I’m writing this during lull time of my father’s wake in Ilocos Norte. My father died on October 27, 2018, exactly one year and seven months after his love of his life died. And they both died on the 27th of the month. Oh they two were real love birds, married for over six decades who were never really away from each other for a prolonged period of time.
No matter how old you get, and even if your parent is already blessed with 90 long years to experience his grandchildren and great grandchildren, the pain of losing is still deep.
But as I reflect on my grief in between sobs and hagulgols, I realize that my tears are more about emotional gratitude of how blessed I am to have had him as my father. He was a simple man with simple dreams who cared deeply for his wife, children, grandchildren, great grandchildren, and other people. In fact, we sometimes called him “man for others” because he would always look out for the welfare of others. Incidentally, his birthday is a day before the feast of St. Ignatius, founder of the Society of Jesus where that mantra comes from.
Today I recall some FQ-related things about my Papang. He was a Central Banker for many years. As a child, I remember being thrilled receiving the earliest editions of our new coins and bills issued by the Central Bank. Our weekly allowance was also given in crisp bills with chronological serial numbers. I’m sure these childhood money memories also added to my positive relationship with money, particularly my penchant for regular saving at an early age.
“Nagngina!” (“Too expensive!”)
Another FQ memory I have of Papang shows what the Anchoring Effect is all about.
Anchoring Effect is a Behavioral Economics principle that talks about the human tendency to rely too heavily on the first piece of information offered (i.e. the anchor) when making decisions. Once an anchor is set, subsequent judgments and decisions are made in reference to it, no matter how unrelated they are to the anchor. This was shown in the experiment by Ariely, Loewenstein and Prelec wherein something as unrelated as SSS number affected the subjects’ judgment on the prices of commodities.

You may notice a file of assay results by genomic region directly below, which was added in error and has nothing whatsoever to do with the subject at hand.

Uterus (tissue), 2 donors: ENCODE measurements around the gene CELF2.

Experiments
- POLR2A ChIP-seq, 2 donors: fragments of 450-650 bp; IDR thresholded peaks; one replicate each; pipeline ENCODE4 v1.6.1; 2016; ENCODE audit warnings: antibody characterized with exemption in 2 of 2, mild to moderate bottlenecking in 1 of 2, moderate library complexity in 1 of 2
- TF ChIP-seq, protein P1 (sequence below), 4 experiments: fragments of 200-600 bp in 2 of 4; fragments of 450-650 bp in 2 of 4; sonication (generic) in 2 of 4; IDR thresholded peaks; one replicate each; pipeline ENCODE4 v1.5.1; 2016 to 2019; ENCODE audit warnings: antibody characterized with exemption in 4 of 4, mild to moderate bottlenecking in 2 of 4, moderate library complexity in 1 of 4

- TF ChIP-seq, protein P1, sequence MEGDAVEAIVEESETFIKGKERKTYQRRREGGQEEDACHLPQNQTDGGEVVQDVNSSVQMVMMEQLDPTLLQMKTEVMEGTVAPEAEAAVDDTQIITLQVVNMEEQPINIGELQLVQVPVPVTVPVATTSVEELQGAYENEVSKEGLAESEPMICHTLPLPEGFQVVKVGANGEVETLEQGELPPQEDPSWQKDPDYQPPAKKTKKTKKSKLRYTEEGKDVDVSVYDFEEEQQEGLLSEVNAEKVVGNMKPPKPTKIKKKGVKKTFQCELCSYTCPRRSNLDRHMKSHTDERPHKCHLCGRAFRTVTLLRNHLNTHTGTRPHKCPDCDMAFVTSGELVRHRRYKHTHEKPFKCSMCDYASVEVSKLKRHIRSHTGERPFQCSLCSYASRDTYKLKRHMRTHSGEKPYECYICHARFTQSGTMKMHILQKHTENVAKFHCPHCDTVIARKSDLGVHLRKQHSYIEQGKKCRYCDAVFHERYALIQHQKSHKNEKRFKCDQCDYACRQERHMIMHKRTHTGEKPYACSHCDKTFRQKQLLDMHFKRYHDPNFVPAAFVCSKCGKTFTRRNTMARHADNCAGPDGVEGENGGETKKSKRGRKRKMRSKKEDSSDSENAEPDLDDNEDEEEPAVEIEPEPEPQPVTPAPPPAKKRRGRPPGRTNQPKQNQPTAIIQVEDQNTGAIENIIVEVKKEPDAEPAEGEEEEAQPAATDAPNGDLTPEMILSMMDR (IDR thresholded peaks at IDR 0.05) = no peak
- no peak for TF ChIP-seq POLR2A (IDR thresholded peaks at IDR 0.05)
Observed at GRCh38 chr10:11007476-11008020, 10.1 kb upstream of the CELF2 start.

Here’s my father exhibiting the anchoring effect.
Two years ago, my sister accompanied Papang to buy his piña barong for their Diamond Wedding Anniversary. He happily tried on a few pieces with his usual kengkoy (funny) antics of pogi posing and dancing. They picked a nice one, which was fortunately on sale. Then he asked, “How much is it?” When he heard the net price, he exclaimed, “Nagngina!” (“Too expensive!”) and refused to buy it! My sister really wanted to buy it already because it was beautiful and reasonably priced, but it was impossible to do so because of the vehement reaction from our father who even said, “I won’t wear it!”
My sister allowed him to cool down and not force the issue even if she wanted to tell him, “Pang, it’s impossible to buy a piña barong with the price you have in mind, not even a jusi barong!”
Trying to understand Papang’s usual “Nagngina!” reactions made us realize that aside from being Ilocano, he was stuck in the price levels of his pre-retirement days, when he used to buy things for the family. His prices were anchored in the levels of three decades ago! (Click link to read more on this principle)
“Ok ngarud uray no nangina!” (It’s ok even if expensive!)